Saturday, December 15, 2007

Parasitic Conifer

So, New Caledonia is considered a "biodiversity hotspot" and has a high ratio of endemic species. (Yes, I know my last post was also about New Caledonia, but frankly, it's a rather amazing place.) For example, the island has approximately 3,270 plant species and 74% percent of those are endemic. This isn't particularly surprising consider New Caledonia is an isolated island and with such isolation, some rather unique life forms have developed including, Parasitaxus usta (or, as it is commonly known, the Corail), the only parasitic conifer in the world.

The Corail seems to lack proper roots and it attaches itself to the roots of Facatifolium taxoides and presents a "vesicular-arbuscular mycorrhiza" sort of parasitism. In other words, although the foliage of the Corail contains a few chloroplasts it does not photosynthesize particularly well and instead transfers sugars from the host plant via a fungal middle-man. Although, it seems that the Corail can also form a direct connection with the xylem of the host plant and in this way it can scavenge nitrogen. The plant itself is extremely delicate and, apparently, even stepping on the new shoots can kill them. Also, before the Corail was discovered to be parasitic, any attempts to extract it lead to the death of the specimen. Full grown, the Corail is a woody shrub with red or dark purple scaled leaves and is, honestly, a rather bizarre looking plant.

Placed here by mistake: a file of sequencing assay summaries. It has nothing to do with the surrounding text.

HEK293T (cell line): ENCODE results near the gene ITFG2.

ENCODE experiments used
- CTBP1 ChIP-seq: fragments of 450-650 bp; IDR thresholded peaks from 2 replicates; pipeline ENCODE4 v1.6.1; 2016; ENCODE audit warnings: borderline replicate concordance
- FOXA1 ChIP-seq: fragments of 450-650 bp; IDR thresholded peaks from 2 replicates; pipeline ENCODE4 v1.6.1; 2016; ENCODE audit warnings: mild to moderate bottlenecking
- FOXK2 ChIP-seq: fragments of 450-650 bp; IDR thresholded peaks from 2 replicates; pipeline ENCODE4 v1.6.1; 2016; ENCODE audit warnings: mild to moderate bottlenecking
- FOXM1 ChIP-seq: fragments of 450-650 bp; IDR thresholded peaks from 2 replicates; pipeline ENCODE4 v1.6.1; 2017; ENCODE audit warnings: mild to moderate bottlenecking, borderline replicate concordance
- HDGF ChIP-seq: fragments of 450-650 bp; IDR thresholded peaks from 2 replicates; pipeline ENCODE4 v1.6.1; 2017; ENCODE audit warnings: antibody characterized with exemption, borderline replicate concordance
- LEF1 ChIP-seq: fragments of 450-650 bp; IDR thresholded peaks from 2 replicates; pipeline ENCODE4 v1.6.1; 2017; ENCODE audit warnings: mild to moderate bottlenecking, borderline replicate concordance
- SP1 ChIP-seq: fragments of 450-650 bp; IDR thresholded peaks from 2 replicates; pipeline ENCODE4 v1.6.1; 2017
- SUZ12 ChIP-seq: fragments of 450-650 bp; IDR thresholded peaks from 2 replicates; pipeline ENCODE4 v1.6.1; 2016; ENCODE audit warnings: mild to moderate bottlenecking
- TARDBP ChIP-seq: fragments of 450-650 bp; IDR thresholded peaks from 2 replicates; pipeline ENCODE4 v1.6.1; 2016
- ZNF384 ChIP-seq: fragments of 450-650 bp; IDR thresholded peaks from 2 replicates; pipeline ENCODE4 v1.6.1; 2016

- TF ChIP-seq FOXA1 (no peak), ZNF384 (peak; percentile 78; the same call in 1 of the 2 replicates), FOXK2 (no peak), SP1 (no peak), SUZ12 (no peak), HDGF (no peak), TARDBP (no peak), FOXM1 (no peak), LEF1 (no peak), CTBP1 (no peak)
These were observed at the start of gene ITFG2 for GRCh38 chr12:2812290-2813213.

I feel unique species like the Corail serve to emphasize just how amazing island communities really are. In complete isolation from the mainland, species are free to develop and many have worked themselves into some rather unusual niches. Even though New Caledonia is relatively small, there are five different plant families and one hundred and eight genera which are endemic. There are only a few other countries with more endemic (including Australia and South Africa) and they are considerably larger than New Caledonia.

3. (photo & text credit)